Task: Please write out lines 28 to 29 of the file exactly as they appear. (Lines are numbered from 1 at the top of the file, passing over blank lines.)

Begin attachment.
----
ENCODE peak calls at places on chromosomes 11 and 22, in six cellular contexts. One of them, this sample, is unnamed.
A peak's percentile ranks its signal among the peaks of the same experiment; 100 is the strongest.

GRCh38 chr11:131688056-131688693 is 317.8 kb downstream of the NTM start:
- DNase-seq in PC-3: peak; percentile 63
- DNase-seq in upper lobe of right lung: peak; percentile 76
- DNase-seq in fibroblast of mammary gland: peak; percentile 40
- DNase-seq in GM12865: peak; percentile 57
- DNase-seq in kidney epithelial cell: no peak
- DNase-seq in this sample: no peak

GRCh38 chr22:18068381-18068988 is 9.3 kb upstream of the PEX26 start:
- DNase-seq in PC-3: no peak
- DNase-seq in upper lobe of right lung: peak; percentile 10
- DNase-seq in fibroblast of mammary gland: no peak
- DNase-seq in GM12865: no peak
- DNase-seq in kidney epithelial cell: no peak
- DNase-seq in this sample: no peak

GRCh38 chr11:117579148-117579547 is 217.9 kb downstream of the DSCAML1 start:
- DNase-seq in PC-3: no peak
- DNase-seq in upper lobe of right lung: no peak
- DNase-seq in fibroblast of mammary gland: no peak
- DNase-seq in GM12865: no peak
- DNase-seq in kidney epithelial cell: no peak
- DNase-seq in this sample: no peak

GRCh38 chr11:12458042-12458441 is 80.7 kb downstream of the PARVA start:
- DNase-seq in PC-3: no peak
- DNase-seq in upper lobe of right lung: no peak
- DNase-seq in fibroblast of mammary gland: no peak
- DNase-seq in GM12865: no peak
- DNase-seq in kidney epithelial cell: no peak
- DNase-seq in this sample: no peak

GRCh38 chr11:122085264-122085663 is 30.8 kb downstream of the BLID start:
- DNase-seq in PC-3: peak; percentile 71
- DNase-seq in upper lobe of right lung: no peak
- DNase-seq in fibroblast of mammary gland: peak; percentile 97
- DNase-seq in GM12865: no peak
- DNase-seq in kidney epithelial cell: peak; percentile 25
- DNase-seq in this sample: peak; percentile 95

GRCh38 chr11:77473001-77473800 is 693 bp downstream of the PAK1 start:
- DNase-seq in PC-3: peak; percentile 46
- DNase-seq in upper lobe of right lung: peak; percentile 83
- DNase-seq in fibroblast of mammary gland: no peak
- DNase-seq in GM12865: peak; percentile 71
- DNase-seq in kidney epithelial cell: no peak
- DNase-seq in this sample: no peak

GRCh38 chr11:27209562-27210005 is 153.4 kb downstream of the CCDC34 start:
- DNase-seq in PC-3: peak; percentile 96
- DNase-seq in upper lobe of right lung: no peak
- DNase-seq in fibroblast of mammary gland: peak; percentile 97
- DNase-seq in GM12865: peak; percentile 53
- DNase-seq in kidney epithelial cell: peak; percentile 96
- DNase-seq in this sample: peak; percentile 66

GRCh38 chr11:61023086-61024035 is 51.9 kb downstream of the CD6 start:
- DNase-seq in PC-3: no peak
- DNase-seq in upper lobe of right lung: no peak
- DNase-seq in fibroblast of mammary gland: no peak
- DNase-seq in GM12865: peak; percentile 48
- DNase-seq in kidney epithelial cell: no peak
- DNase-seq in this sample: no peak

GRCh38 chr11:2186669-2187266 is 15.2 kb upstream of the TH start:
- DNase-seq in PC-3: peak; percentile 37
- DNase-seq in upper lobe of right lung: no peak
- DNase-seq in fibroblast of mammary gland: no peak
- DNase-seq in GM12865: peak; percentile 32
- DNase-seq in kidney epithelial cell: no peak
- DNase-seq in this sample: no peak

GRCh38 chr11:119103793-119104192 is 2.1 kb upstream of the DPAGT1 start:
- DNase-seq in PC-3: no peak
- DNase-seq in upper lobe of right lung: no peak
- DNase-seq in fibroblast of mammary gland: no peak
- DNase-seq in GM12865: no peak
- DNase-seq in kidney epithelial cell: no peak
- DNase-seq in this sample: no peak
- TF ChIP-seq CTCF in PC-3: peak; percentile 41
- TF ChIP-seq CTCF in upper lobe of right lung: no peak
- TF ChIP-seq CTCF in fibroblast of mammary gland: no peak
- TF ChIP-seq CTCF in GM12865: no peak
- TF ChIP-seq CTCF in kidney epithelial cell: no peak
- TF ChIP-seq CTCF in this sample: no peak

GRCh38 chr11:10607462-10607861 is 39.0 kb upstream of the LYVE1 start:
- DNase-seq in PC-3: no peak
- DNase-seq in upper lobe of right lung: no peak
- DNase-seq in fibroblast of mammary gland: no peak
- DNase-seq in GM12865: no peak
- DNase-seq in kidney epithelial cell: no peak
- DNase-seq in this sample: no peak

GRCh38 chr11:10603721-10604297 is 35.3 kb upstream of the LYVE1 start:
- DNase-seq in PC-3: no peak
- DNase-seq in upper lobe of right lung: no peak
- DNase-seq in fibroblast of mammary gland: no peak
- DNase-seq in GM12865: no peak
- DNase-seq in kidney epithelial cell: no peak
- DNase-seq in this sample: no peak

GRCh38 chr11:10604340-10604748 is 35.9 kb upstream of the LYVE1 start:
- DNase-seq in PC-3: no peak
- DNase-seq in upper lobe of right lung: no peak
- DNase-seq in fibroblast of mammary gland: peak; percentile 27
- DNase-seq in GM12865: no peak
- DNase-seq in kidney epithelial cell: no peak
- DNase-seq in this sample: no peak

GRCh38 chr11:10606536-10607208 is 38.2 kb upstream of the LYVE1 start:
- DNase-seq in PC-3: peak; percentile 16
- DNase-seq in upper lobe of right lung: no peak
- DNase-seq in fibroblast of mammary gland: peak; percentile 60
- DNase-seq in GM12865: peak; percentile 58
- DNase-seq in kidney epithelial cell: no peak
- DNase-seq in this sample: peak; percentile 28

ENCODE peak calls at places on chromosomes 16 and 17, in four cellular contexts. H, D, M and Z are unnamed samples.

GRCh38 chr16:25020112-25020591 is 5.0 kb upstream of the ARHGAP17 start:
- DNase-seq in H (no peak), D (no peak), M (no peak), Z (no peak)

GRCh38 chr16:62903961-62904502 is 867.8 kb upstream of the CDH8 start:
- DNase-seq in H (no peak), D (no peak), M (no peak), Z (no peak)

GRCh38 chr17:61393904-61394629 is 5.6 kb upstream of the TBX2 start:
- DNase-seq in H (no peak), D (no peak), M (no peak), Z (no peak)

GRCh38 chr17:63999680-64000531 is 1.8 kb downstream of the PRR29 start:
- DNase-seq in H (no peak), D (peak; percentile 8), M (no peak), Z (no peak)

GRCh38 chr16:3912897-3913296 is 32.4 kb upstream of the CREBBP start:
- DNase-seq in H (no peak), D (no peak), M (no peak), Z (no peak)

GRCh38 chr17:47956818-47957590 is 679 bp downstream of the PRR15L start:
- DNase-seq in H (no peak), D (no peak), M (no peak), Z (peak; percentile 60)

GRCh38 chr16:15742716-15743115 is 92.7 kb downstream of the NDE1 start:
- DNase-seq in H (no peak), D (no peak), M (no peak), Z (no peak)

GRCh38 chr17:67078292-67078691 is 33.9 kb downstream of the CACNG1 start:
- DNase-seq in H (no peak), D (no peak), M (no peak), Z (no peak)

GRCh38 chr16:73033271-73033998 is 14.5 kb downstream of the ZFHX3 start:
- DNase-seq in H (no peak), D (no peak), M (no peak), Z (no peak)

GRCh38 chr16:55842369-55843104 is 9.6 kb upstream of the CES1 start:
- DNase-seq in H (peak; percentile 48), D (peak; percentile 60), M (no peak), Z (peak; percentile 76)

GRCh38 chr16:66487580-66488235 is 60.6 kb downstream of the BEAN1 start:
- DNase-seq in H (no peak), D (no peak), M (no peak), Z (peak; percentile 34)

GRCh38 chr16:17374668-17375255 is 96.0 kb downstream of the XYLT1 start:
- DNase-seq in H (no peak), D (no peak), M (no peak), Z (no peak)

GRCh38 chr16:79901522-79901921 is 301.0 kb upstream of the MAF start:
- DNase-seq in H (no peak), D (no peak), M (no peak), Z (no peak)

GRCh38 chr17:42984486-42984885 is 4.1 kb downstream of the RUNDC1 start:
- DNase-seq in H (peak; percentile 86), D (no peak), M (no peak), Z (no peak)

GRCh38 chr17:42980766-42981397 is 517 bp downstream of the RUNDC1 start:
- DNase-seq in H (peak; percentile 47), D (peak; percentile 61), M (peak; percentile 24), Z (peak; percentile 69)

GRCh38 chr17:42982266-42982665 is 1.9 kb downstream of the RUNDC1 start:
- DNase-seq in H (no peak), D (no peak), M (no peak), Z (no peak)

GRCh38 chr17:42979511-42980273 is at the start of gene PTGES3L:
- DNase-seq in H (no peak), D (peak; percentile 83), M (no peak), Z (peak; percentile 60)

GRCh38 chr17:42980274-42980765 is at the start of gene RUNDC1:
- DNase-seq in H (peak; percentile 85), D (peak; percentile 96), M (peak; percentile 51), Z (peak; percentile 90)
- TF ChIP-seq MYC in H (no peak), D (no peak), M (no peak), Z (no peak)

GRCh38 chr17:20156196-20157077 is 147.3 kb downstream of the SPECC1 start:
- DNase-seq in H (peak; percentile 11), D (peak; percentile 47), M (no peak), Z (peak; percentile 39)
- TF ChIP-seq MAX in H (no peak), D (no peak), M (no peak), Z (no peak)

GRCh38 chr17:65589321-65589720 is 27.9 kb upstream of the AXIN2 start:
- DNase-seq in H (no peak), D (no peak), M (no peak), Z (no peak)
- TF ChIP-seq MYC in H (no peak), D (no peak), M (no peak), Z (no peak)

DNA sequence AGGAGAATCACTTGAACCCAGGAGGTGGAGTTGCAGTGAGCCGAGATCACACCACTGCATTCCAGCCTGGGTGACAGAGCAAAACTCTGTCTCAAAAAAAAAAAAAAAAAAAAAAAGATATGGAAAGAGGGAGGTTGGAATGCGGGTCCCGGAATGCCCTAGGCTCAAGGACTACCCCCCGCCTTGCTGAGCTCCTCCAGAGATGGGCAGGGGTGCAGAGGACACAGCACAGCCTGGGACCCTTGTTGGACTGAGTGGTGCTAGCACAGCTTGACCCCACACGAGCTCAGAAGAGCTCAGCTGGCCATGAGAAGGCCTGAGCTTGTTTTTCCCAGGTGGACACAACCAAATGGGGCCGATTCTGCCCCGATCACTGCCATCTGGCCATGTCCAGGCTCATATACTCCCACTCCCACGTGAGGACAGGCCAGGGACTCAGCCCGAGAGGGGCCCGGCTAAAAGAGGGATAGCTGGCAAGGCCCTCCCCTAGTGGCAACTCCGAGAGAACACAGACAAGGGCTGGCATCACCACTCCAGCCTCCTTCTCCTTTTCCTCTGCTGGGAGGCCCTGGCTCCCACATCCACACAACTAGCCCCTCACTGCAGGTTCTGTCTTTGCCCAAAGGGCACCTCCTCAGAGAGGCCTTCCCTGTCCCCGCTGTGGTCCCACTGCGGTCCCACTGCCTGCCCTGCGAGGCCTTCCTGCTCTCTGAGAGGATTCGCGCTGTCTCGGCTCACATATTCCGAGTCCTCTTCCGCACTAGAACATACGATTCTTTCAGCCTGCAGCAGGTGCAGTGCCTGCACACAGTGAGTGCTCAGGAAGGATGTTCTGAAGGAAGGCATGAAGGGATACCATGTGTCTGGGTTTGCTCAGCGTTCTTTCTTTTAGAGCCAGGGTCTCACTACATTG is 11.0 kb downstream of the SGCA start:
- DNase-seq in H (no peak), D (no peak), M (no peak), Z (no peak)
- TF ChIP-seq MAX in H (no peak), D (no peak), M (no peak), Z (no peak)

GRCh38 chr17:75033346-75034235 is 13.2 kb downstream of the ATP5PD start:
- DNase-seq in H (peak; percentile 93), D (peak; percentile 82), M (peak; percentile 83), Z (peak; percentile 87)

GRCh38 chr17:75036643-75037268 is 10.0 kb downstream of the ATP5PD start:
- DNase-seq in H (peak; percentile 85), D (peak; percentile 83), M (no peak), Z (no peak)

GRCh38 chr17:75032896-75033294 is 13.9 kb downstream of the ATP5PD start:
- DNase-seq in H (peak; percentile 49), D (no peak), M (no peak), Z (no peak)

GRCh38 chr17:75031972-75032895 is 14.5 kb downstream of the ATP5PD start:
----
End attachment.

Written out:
- DNase-seq in GM12865: no peak
- DNase-seq in kidney epithelial cell: no peak